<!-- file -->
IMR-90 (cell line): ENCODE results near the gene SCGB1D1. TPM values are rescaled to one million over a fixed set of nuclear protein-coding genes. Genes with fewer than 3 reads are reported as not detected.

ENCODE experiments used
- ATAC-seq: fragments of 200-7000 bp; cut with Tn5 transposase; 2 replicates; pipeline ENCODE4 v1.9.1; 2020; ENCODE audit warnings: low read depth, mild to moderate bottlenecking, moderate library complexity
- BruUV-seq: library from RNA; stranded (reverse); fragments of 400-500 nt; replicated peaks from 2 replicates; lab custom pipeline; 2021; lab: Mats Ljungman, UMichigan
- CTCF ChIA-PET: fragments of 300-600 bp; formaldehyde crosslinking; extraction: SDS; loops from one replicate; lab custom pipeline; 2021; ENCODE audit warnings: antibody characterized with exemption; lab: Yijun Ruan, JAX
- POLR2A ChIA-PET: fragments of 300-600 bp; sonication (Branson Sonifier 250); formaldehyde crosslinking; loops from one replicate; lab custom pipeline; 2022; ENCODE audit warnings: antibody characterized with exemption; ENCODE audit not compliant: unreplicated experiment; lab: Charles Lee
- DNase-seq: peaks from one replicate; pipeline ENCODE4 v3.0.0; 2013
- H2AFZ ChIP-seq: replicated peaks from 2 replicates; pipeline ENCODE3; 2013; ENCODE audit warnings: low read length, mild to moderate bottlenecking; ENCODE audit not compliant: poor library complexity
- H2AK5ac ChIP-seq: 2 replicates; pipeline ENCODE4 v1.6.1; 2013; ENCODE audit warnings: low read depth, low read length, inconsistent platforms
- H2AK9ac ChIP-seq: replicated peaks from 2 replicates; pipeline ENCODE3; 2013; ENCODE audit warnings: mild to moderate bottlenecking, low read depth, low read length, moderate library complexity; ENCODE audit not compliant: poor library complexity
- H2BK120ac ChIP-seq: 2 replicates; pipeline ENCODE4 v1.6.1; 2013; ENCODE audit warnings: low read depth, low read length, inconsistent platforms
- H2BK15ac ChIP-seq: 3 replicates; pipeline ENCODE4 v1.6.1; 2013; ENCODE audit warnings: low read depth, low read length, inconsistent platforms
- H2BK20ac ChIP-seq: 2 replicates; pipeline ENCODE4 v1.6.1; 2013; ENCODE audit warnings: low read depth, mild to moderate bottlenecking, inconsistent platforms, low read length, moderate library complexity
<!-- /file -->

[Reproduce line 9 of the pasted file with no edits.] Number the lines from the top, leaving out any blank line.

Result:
- H2AK5ac ChIP-seq: 2 replicates; pipeline ENCODE4 v1.6.1; 2013; ENCODE audit warnings: low read depth, low read length, inconsistent platforms